Article 3(1)(iii)

Article 3(1) of the Trademark Law is a provision to prohibit descriptive marks from registering.

Section (iii) of the article aims to remove any mark merely or directly suggesting quality of goods and services.

“Article 3(1) Any trademark to be used in connection with goods or services pertaining to the business of an applicant may be registered, unless the trademark:

(iii) consists solely of a mark indicating, in a common manner, in the case of goods, the place of origin, place of sale, quality, raw materials, efficacy, intended purpose, quantity, shape (including shape of packages), price, the method or time of production or use, or, in the case of services, the location of provision, quality, articles to be used in such provision, efficacy, intended purpose, quantity, modes, price or method or time of provision;”

To dispute the refusal, applicant filed an appeal on June 10, 2019.

Applicant argued “PUERTA DEL SOL” shall be sufficiently distinctive in connection with the goods in question by citing facts that the term is legitimately registered even in the territory of Spain and less familiarity to Spanish language among relevant consumers with an ordinary care, Google search by a keyword “PUERA DEL SOL” reveals most of websites refer to applicant’s goods and business.
If so, it is groundless to find that relevant consumers would conceive applied mark as a geographical indication name when used on goods in question.

Appeal Board’s decision

The Appeal Board overturned the examiner’s decision by stating that relevant consumers and traders at the sight of applied mark are unlikely to see the mark to indicate the place of origin or sale when used on goods in question. Because the Board has no reason to believe the term “PUERTA DEL SOL” is known for a famous tourist square in Madrid even though Spanish dictionary and encyclopedia mention so by taking into account less familiarity to Spanish language among relevant consumers in Japan. Furthermore, there is no clue to find that the square is commonly indicated to represent a place of origin and sale in connection with the goods in question.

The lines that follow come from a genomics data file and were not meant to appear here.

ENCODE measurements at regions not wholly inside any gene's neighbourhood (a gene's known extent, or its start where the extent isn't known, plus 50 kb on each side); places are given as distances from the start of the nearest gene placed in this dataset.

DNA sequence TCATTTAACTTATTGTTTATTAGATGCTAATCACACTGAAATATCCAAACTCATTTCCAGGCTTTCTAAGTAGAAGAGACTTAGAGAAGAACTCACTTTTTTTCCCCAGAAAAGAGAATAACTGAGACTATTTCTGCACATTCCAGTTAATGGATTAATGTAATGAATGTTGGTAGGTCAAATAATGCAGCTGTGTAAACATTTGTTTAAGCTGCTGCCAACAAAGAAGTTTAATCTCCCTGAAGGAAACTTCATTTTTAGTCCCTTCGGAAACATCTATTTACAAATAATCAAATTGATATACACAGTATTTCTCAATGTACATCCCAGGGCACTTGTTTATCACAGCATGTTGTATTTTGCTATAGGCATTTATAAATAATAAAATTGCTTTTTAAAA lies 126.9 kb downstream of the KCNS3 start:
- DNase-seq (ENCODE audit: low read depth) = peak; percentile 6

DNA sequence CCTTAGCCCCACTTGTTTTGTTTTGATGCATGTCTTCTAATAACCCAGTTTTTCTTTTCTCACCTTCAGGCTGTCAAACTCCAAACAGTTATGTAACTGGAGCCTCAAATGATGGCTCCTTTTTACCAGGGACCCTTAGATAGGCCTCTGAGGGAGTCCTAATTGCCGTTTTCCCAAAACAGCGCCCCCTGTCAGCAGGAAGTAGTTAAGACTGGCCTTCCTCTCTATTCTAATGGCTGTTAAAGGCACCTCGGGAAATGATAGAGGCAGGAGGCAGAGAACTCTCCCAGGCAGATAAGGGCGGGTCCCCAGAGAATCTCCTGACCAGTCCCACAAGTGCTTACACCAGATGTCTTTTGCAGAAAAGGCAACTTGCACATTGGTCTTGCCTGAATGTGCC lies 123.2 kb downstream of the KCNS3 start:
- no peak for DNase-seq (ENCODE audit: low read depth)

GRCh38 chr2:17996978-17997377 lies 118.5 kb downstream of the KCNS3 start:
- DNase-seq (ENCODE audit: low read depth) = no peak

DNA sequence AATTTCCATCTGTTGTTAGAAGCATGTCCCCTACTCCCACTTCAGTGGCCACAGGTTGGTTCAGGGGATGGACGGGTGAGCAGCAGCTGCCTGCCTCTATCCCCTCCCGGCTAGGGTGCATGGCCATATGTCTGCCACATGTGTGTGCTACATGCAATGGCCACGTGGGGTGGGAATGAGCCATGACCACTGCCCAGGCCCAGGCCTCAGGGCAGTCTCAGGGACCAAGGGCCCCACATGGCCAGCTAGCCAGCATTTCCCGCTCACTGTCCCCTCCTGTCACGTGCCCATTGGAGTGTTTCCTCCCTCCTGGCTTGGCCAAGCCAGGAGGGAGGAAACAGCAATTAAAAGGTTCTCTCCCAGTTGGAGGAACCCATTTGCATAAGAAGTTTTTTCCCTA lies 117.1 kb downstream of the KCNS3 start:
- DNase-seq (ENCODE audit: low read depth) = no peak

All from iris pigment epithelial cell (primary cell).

Criteria for Trademark Examination Guideline

Trademark Examination Guideline (TEG) pertinent to Article 3(1)(iii) provides that where a trademark is merely composed of a geographical name in foreign country or sightseeing area, the mark is deemed as “the place of origin” of goods or “the place of their sale”, provided that consumers or traders generally recognize that the designated goods will be produced or sold at the place indicated by the geographical name.

Trademark Examination Manual413.103.01 sets forth criteria to examine trademarks related to foreign geographical name.

In the cases of (a) the name of a capital, (b) the name of a state, (c) the name of a prefecture, (d) the name of a state capital, (e) the name of a province, (f) the name of the capital of a province, (g) the name of a county, (h) the name of the capital of a prefecture, (i) a former country name, (j) an old regional name, (k) the name of a district, (l) the name of a city, or special district, (m) the name of a busy downtown street, and (n) the name of a sightseeing area, even though these names may not be directly described in a dictionary or other documents/material as the place of origin, the place of sales (location of transaction) of the goods, or the location of provision of services (location of transaction), if a factor exists that establishes a connection between the goods and the name as the place of sales (location of transaction), or the location of the provision of services (location of transaction), in principle, the trademark will be refused on the grounds that it indicates the location where the goods are sold (location of transaction) or the location of provision of services (location of transaction)

JPO finds “CLUB MOET KYOTO” and “Moët & Chandon” likely to cause confusion

The Opposition Board of the Japan Patent Office (JPO) sided with MHCS, the producer, inter alia, of the famous Moët & Chandon champagne, and decided to cancel trademark registration no. 6030384 for word mark “CLUB MOET KYOTO” due to a likelihood of confusion with “Moët & Chandon”.

CLUB MOET KYOTO